By Isabella Copeland
During my time here at St. John’s running has made me feel stable. It’s always there to rely upon, and it never fights with the intellect like Greek does. I’ve been exploring the trails around campus, Atalaya and the surrounding paths. I’ve also found great comfort in running to The Plaza. It’s always strange to be reminded that there’s a world around St. John’s; there are people who don’t read during every available moment.
Throughout my life, running has always remained a constant. I remember the first time I ran 6 miles, a determined fifth grader; it made me feel complete, whole. It was this feeling that made me commit myself to running three miles a day, eating an egg every morning, and doing yoga every night. It wasn’t just the running, but the mindset and lifestyle that came with it, that pushed me forward. Even today, the necessary energy that running brings to my life keeps me going. The energy seems to feed on itself; the more I run, the more I want to run. The more I run, the harder it is to stop.
This morning I ran from campus down to the Starbucks at The Plaza, down through a quaint neighborhood with sleeping brick driveways and little, dark windows. Along this road, Camino Del Monte Sol, I ran alone past the warm adobe homes with turquoise trim, and I thought about the people, the families, that live in the houses. I wondered if I was passing by families like my own back in Julian. Do they take their red-haired son to fiddle lessons? Do they watch their youngest daughter’s soccer games on Saturdays? Does he never fail to grind his own coffee beans every morning? Does she sit with crossed legs to rehearse “Pineapple Princess” on her ukulele, in a meditative state? Do they notice their older daughter running by their window? I’m thankful that the windows are little and dark, so that I can’t catch a glimpse inside and become tempted with the answers.
Camino Del Monte Sol blends into Gallery Road, which sounds like it is. Here, fat galleries are pushed up against one another. They strain against the sidewalk that holds them back from the road, like a bulging stomach strains against a waistband. Sculptures heave out of their mouths onto the edge of the pavement, giving the pedestrians a peek at what their colorful bowels hold. I ran by children with scratched knees standing on top of the world, the giant, blue head of a horse bridled and open-mouthed, heads of women with birds in their wire hair, a balding man riding a two headed horse pulling in opposite directions-one head white, the other black, warriors climbing the rungs of a ladder suspended in the air, a moose walking on two legs, and a meditating woman with skin cracked so that a healthy light from within was released.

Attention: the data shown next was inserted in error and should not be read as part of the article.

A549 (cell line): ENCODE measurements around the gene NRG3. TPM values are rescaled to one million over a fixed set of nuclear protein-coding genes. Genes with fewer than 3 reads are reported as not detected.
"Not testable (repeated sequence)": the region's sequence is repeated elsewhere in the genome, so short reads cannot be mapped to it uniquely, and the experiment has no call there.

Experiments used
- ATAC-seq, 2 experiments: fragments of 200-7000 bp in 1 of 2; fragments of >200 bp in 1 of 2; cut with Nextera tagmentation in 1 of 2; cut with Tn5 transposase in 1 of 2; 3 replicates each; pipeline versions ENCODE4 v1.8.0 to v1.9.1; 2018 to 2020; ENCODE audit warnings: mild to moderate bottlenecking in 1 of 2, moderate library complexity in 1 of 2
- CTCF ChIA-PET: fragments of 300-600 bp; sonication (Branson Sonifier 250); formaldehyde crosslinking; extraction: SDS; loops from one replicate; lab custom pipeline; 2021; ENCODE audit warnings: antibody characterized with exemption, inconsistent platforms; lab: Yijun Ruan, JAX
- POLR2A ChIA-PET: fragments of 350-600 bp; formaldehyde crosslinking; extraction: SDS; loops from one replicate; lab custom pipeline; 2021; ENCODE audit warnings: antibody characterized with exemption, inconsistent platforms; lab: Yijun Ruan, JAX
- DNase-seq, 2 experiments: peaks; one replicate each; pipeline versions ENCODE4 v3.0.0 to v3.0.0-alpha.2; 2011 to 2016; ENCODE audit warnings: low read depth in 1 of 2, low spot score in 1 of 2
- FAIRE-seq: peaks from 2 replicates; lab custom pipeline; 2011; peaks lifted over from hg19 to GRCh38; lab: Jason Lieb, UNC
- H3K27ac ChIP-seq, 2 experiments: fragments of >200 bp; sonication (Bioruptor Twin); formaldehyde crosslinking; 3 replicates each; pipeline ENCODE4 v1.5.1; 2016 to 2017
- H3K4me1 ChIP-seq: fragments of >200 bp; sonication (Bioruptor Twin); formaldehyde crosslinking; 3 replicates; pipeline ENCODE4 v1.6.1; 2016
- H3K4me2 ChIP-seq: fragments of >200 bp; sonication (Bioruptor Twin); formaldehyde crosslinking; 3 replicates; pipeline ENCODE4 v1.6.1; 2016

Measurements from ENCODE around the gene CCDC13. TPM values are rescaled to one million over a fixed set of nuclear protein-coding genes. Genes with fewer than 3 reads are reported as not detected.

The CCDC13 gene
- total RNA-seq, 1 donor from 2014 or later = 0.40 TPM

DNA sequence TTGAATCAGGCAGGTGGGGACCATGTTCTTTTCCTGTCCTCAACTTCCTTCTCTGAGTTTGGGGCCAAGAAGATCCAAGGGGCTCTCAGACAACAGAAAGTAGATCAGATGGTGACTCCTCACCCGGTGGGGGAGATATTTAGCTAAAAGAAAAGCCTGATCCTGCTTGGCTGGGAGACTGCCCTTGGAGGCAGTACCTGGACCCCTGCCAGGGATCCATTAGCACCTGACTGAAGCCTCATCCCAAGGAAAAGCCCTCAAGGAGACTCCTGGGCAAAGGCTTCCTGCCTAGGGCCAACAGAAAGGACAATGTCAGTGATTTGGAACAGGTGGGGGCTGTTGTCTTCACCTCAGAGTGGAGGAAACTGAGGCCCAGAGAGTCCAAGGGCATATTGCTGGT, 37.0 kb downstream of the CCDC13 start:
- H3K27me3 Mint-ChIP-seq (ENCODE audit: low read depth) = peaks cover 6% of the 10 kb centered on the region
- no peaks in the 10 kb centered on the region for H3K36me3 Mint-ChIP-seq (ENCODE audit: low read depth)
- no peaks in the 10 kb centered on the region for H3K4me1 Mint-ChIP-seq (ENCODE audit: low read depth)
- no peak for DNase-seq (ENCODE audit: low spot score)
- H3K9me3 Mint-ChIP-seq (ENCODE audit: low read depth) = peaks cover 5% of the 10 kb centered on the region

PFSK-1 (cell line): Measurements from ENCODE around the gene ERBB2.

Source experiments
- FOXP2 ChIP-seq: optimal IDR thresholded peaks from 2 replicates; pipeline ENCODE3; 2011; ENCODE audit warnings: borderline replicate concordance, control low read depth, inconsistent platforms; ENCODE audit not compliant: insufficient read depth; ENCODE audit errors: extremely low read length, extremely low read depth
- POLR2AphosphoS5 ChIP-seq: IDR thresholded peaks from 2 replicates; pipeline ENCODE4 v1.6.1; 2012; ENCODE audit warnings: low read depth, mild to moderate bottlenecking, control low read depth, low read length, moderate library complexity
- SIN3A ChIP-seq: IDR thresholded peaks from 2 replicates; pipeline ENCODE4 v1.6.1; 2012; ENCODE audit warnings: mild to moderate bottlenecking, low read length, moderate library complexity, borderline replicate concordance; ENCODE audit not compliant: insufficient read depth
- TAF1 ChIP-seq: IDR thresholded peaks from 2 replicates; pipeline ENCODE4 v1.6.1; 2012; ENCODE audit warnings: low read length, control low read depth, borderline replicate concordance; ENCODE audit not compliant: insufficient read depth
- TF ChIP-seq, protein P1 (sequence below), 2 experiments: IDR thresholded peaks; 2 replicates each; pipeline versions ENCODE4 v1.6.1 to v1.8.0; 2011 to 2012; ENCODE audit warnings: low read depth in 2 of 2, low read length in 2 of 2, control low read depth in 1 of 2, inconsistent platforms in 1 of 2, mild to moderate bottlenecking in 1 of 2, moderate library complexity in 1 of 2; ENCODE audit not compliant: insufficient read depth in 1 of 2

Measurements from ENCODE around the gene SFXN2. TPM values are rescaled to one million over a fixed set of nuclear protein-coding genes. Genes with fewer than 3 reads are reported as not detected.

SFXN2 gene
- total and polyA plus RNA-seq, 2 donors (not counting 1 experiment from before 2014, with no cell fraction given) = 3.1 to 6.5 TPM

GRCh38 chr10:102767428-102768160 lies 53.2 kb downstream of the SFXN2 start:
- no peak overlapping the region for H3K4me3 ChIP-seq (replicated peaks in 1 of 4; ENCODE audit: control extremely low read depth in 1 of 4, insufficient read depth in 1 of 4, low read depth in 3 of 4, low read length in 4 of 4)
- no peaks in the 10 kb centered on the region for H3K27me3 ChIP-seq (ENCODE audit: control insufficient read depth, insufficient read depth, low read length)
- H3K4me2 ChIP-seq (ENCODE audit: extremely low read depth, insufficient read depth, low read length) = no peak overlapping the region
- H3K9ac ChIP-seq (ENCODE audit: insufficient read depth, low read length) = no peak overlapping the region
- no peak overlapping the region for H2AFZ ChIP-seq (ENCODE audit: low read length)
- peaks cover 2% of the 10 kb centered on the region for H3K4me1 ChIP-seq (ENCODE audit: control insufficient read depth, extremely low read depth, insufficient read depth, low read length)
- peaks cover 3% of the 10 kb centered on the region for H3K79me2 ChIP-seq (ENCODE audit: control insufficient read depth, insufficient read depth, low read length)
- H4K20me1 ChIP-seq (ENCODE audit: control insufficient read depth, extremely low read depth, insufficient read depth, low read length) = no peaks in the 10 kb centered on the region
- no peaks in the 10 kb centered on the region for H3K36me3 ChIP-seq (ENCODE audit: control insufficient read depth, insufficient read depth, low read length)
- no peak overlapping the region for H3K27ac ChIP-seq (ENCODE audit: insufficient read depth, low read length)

Arriving at the Plaza, the bells of Loretto Chapel struck through the silence. Startled birds leapt from the street. It was seven o’clock. I ran directly down the road; there were no cars. At Starbucks, I didn’t get any coffee, only a bottle of green juice. I sat and watched the baristas move furiously from one order to the next, not thinking, just moving. The all-consuming scent of the dark beans reminded me of every morning of my childhood. I remembered the moment that that mysterious scent of coffee became a liquid gold reality, and I wished that it had remained a mystery. When I had finished my green juice, my feet went back to the road.
On my way back to campus, I passed a young musician busking with a faded red guitar by the center of The Plaza. He was picking out the too-familiar tune of “Old Joe Clark.” It sounded hollow without a fiddle to take the lead. Once I’d passed, the jingle faded. I ran by a soccer field where young children, divided into teams, were playing soccer. Parents and grandparents sat by the sidelines in foldable chairs. They were there with orange slices and gatorade for the post-game snack. Eventually I returned to campus, to my well-ordered dorm.
Running can take me places and show me things that no one else sees. A friend of mine from the Wilderness Orientation, asked me about why I run one night over dinner in the dining hall. It is very characteristic of this friend
to want to “unpack” people and their psyches. “Let’s unpack this,” she said. “What are you running from?” I responded that perhaps I was running toward something, not away from anything. She accepted this answer with a raised eyebrow, stroking her hypothetical mustache.
When I think about her question and my response, I am inclined to believe that it’s neither. Why must I be running from or to anything? Why must a destination be pinpointed for running to have a purpose? Running may be the only part of my life that is about the journey, not the destination. I enjoy every aspect of it, each step. So many of my most memorable moments in life have been centered around running, and I still have running to connect my former, younger self to who I am now. I wish that I could go to that child in fifth grade and tell her to just run, let it be consuming. So now I let this advice push me past the little windows: meditating statues, coffee beans, busking musicians, and soccer players, and into the beckoning belly of the whale.
-Isabella Copeland (SF ’20)
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